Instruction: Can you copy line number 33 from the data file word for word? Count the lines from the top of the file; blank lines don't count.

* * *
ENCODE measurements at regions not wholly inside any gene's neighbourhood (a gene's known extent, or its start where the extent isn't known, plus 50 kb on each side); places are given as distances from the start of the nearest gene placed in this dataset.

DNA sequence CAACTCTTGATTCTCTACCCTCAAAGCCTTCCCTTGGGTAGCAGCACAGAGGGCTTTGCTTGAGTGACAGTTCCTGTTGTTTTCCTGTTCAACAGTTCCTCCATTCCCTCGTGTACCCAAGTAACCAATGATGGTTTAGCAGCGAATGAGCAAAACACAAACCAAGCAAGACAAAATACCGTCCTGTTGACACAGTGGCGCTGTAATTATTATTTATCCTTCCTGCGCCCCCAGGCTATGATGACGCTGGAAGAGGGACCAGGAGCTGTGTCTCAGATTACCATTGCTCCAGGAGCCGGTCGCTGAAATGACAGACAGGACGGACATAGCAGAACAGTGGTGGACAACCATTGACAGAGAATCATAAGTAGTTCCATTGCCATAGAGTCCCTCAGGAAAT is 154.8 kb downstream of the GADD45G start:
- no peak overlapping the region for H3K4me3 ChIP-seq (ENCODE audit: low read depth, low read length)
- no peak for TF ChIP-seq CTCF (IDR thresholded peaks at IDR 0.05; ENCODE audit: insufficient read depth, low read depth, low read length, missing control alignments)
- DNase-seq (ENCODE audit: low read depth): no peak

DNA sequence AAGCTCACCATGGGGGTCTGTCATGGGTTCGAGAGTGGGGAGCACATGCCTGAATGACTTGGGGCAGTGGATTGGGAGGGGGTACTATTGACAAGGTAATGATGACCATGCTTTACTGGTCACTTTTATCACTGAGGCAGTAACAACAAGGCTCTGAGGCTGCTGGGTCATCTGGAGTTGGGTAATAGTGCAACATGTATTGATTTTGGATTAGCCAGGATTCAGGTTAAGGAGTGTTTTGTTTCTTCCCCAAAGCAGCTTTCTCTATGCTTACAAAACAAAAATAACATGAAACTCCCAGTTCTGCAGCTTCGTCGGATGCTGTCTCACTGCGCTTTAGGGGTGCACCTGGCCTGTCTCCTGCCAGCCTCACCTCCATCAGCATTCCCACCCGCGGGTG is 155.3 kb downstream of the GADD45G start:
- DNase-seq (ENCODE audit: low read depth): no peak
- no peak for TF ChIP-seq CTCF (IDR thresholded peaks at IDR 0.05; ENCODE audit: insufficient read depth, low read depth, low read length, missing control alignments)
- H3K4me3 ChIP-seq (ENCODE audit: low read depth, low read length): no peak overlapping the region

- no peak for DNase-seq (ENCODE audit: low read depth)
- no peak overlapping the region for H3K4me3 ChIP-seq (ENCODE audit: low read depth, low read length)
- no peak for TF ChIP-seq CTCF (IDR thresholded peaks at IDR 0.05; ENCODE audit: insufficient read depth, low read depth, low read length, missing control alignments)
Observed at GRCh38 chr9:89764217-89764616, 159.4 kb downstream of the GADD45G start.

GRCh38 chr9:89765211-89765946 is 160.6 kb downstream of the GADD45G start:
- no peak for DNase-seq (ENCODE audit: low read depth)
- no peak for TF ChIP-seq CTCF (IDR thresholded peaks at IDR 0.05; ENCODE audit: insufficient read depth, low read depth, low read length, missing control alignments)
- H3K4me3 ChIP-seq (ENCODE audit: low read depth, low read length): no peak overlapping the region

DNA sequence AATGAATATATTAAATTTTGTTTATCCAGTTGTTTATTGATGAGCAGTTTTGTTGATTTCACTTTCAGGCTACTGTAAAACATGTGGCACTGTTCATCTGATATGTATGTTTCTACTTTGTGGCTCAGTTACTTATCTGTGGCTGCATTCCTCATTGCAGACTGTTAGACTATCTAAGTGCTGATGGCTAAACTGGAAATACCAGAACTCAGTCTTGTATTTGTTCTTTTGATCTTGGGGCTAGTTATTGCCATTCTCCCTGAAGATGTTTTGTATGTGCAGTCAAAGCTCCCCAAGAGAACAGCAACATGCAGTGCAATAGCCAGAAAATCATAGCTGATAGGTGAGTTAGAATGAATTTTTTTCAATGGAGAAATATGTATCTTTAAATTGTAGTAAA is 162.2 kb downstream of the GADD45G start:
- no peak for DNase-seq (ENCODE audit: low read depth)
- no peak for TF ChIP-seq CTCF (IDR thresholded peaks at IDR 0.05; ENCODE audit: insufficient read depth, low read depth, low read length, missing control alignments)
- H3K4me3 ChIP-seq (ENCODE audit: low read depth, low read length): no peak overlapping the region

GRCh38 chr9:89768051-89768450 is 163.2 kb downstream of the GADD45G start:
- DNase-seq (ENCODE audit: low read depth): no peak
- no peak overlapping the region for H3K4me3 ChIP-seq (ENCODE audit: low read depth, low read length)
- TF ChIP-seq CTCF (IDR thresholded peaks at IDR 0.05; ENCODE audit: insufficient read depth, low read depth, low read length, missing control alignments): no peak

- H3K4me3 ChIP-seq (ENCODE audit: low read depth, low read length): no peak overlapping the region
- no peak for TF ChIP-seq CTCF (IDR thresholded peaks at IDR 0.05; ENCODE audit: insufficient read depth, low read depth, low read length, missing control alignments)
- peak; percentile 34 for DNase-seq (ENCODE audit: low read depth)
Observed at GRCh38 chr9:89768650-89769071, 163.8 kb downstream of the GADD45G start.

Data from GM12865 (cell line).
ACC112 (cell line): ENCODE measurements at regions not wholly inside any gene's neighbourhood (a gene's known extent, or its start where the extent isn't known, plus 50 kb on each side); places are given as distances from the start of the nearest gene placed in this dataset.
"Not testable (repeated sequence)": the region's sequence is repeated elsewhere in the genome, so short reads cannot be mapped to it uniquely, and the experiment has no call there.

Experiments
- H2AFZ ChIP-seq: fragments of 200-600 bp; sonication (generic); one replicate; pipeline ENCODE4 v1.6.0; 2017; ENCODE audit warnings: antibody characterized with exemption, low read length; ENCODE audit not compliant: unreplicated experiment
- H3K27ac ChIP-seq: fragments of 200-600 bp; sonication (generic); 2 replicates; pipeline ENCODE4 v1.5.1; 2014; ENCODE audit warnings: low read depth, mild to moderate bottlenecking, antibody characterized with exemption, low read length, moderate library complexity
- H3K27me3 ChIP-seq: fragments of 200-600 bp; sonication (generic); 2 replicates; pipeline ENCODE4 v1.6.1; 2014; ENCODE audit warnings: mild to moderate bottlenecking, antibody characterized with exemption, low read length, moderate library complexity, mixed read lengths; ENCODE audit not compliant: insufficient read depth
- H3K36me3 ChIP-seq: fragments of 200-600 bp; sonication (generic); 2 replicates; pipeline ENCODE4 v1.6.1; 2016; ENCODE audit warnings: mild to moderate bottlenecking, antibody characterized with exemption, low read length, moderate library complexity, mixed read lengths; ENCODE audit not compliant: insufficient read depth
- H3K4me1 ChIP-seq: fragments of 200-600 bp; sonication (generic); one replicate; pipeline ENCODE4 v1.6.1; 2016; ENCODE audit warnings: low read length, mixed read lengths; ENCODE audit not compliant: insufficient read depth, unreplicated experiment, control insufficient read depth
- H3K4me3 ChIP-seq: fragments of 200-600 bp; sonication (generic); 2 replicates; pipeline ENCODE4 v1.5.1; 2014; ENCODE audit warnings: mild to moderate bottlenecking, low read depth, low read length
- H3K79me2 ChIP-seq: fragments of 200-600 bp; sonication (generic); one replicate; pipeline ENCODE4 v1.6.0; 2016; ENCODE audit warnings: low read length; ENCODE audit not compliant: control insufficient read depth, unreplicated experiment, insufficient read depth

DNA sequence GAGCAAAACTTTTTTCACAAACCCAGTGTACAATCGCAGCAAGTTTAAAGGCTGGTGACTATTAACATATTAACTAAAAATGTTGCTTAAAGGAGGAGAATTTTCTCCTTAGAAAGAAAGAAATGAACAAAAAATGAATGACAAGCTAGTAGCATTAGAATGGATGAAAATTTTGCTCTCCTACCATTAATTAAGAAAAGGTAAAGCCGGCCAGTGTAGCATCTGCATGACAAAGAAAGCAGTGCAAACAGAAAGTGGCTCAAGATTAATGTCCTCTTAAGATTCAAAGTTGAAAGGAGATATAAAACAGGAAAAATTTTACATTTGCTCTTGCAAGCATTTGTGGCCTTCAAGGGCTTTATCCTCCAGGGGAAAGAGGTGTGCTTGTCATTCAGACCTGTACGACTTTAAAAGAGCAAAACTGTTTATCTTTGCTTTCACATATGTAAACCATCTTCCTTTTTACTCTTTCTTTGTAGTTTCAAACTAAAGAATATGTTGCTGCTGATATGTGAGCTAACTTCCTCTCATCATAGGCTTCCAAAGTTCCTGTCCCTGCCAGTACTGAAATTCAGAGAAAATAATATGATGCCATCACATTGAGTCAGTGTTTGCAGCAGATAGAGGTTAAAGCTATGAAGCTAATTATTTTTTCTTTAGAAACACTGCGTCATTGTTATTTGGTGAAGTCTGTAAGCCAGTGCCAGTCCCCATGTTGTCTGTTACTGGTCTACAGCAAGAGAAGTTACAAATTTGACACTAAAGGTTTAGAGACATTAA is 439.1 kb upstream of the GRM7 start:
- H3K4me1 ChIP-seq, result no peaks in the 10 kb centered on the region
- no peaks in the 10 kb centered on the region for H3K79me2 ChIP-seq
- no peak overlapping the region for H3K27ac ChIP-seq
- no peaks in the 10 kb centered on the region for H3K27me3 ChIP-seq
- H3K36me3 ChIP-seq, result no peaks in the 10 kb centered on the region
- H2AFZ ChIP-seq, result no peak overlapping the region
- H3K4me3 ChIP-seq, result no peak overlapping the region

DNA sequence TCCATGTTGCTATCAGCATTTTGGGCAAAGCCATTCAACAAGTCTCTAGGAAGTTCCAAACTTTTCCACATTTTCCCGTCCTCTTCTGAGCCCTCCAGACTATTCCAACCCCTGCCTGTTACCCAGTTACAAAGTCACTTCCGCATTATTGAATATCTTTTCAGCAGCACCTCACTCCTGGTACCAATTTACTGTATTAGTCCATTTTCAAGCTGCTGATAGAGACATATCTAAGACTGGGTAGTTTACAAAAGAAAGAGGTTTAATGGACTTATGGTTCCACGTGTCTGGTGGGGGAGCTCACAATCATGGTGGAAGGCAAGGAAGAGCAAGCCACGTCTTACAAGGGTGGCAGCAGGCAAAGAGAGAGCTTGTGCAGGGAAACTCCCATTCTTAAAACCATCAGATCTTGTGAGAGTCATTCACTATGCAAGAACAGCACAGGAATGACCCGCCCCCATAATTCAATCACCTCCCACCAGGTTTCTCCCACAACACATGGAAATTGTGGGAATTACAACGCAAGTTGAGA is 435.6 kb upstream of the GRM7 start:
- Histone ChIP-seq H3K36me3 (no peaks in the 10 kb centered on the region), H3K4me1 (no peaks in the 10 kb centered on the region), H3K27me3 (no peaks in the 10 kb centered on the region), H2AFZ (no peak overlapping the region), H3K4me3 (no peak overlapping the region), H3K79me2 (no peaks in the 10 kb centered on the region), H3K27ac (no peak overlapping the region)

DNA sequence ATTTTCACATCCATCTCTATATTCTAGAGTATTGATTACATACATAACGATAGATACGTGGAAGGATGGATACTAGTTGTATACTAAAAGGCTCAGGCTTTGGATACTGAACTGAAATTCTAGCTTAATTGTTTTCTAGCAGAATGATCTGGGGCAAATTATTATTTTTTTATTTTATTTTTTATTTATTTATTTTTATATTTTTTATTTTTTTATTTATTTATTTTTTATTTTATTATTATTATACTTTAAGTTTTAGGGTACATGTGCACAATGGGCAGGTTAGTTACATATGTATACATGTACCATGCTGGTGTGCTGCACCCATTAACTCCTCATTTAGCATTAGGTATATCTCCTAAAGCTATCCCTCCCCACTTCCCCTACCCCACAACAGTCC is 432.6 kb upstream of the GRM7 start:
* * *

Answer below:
Experiments